Pharmacist-led services can help improve adherence to diabetes medication by up to 61%, according to the results of a patient support programme.
The programme, run jointly by integrated healthcare services provider Celesio and pharmaceutical company MSD, showed the greatest improvement in patients with the poorest adherence, which is often linked to having beliefs about the adverse consequences of taking the medication.
Laura Southall, service design manager for medicines adherence and patient support at Celesio, says the study demonstrates that community pharmacists are ideally placed to help patients who are unintentionally non-adherent, through, for example, forgetfulness or loss of dexterity.
A total of 211 people completed the six-month study, which used pharmacists in a call centre to contact patients by telephone and text. Pharmacists at the centre were trained in behavioural change including motivational interviewing. All participants were identified as not collecting all the medicines they needed from pharmacies.
The group who were least adherent at the start of the study improved the most, from 33.6% to 95.1%, using a measure of the proportion of the days covered by medicines dispensed.
Southall says: “We wanted to provide targeted support that was tailored to the individual needs of patients.
“The aim was to improve patients’ knowledge of how and when to take their medication, explain why the medication is beneficial, dispel any myths and address any of their concerns.”
Heidi Wright, policy and practice lead for England at the Royal Pharmaceutical Society, says greater use could be made of pharmacists in improving adherence — but warns that it might need additional funding to enable them to spend time with patients and explore the reasons behind non-adherence.
Source: MAG / The Pharmaceutical Journal
“There’s a huge role for pharmacists around supporting patients to take their medicines properly and getting the best value for the NHS out of those medicines. We know that 50% of patients are not taking their medications as intended,” Wright says. “In community pharmacy we have limited amounts of time and may have to look at how we prioritise people,” she says.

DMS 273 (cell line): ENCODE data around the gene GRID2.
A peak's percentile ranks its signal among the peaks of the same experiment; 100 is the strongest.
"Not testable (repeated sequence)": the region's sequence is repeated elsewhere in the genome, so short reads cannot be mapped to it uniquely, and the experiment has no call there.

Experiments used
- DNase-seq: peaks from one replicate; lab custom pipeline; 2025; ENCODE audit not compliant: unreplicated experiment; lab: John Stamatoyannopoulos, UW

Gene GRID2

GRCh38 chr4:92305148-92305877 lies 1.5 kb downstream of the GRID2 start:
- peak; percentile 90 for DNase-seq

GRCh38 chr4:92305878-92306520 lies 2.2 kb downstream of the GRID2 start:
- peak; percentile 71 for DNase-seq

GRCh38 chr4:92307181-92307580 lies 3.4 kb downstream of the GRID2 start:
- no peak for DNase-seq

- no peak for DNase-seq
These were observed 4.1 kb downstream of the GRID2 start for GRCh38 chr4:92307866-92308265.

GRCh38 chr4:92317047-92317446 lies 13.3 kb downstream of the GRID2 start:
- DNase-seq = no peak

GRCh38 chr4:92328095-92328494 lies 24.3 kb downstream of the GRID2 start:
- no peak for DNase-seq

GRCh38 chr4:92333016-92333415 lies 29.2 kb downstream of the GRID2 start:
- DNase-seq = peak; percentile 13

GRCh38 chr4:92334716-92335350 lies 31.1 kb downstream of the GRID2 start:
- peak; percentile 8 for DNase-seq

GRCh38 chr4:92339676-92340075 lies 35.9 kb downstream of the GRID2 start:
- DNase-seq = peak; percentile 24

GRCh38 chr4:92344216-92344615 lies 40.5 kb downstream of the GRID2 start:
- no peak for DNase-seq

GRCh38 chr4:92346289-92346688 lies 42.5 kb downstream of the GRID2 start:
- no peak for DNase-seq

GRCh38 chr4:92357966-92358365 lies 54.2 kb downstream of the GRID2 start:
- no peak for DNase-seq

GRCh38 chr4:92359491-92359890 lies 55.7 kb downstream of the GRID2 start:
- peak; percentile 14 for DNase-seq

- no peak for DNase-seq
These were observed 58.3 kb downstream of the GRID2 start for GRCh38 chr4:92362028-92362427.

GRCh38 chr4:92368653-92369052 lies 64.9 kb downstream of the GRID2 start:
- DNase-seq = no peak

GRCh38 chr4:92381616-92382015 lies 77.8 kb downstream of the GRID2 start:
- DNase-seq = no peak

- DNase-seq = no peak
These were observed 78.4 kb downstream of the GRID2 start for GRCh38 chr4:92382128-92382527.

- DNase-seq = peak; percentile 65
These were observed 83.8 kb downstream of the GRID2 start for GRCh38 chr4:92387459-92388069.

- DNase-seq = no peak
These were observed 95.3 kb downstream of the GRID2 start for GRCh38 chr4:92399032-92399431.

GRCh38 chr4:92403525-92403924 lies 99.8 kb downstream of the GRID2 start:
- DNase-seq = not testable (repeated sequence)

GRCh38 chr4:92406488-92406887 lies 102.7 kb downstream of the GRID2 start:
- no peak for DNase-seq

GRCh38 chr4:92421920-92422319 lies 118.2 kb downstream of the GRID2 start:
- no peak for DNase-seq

However, medicines use reviews and the new medicine service do offer more time to discuss why patients are not taking medications and to understand their health goals, she says, adding that GP-based pharmacists are also well placed to address adherence as they have access to the full patient record.
Leyla Hannbeck, chief pharmacist and director of pharmacy at the National Pharmacy Association, suggests that a pharmacist-delivered scheme to help patients with adherence could save money in other parts of the NHS — such as reducing admissions that result from long-term conditions worsening. She points out that getting pharmacists involved in patients’ care plans in Canada have delivered significant savings for the health system there.
“Pharmacists, especially in the community, have a set of clinical skills which can be put into use and at the moment are under-utilised,” she says. “I think there could definitely be a funded service targeting adherence with long-term conditions.”
This could save money by reducing medicines waste and potentially saving money elsewhere but, crucially, could help improve patients’ health.
At least £300m of medicines are thought to be dispensed and not taken each year, or prescribed but not dispensed.